Last Updated on October 4, 2022 by Administrator
Written By- Pretika Tiwari
[All India Association of Jurists vs Uttarakhand High Court and Ors.]
The Supreme Court, on Monday, granted the impleadment applications to make all those High Courts, which have stopped entertaining requests for virtual hearings, a party to the issue before the top court in the case which seeks for a declaration of ‘virtual hearing as a fundamental right’. The bench of justices DY Chandrachud and Sudhanshu Dhulia had allowed for the impleadment of an e-committee of the apex court. The National Federation of Societies for Fast Justice and the All-India Jurists Association filed petitions, and the court had already given notice in both cases. And later, the bench gave notice to the petition filed by Advocate Varun Thakur, one of the three petitions filed before the Supreme Court in the case. A declaration that the right to participate in judicial proceedings via video conference is a fundamental right under Article 19(1)(a) and (g) of the Constitution has been requested in the petition filed by the All-India Jurists Association, a group representing more than 5,000 lawyers nationwide.
The association claimed that the Uttarakhand, Kerala, Bombay, and Madhya Pradesh High Courts did not provide joining links to attend the case hearing remotely. In their argument, it was contended that denying access to the option of having cases heard virtually amounts to denying fundamental rights protected by Articles 19 and 21 of the Constitution. Advocate Sriram Parrakat, representing the petitioners, had submitted before that court that “conducting virtual hearings by resorting to the use of information, communication, and technology is a fundamental right under articles 19(1)(a) and (g) of the Constitution’. And access cannot be denied because of a lack of technological infrastructure or inconvenience.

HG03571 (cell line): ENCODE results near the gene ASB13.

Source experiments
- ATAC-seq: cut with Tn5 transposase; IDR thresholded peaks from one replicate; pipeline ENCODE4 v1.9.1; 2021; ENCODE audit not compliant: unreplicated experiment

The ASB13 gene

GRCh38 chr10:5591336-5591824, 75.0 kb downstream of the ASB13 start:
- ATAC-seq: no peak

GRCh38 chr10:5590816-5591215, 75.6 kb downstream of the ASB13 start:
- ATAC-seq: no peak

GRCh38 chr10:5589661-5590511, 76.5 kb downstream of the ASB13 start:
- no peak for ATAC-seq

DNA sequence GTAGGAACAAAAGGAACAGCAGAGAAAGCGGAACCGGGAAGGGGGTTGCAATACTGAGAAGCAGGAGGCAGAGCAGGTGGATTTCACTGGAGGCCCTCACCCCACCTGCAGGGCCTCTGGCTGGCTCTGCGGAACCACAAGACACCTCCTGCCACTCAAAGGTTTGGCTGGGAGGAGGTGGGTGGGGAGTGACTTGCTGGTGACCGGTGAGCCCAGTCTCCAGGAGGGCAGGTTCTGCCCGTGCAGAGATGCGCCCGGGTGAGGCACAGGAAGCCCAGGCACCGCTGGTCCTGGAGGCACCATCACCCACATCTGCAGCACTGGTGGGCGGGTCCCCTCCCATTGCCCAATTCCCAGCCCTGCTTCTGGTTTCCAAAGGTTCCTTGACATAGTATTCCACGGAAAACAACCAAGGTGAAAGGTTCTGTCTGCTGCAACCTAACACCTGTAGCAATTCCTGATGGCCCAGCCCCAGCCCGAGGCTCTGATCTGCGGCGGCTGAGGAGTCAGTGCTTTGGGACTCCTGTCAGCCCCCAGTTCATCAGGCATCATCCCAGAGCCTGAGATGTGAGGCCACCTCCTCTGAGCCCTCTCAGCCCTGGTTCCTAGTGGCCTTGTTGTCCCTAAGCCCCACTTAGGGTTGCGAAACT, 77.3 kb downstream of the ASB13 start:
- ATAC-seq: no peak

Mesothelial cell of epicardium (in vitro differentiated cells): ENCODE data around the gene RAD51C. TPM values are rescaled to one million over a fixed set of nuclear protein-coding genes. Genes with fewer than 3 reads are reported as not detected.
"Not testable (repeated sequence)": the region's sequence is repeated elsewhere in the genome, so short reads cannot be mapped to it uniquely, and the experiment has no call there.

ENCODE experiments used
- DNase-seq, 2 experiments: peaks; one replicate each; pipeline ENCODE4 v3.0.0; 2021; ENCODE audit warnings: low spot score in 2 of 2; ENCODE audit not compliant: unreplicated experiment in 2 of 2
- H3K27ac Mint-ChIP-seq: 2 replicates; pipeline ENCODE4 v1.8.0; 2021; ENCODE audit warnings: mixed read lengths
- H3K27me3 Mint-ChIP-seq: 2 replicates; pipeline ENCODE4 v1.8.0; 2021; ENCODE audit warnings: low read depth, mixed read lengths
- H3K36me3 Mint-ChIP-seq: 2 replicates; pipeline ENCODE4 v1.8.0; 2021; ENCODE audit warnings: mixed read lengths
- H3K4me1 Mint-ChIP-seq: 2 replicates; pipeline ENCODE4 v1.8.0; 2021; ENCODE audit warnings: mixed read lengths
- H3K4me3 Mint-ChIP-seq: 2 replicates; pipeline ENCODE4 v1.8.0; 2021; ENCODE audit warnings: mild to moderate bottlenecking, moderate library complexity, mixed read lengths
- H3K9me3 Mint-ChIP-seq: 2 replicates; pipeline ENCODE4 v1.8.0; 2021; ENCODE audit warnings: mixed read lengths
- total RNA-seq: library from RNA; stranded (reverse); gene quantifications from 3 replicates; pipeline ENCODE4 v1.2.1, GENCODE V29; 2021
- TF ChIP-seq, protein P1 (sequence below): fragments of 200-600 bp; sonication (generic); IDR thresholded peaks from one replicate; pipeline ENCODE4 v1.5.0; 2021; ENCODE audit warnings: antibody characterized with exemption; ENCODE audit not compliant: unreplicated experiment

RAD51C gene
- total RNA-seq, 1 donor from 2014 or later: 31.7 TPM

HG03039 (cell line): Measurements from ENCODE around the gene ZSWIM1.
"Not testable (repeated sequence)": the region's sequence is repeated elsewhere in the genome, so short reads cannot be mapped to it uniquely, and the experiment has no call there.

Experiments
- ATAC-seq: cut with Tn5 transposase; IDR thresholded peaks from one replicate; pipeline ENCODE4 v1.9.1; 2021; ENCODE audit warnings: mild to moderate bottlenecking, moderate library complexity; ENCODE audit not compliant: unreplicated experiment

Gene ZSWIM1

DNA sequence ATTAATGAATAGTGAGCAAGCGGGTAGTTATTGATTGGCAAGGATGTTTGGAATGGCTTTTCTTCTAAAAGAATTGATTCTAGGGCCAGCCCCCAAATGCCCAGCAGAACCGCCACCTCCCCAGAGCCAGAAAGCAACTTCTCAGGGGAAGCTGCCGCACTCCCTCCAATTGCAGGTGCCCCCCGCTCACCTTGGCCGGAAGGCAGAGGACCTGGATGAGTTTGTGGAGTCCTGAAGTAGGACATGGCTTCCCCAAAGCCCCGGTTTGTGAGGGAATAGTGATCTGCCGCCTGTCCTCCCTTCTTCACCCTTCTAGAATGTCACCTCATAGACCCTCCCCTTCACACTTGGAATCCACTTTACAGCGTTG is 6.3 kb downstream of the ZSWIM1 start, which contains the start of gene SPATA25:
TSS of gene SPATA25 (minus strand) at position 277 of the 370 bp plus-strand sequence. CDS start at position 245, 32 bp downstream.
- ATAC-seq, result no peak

The plea filed by the National Federation of Societies for Fast Justice has sought a directive to the High Courts to refrain from non-conduction of the virtual hearings without the prior consent of the e-committee of the Supreme Court.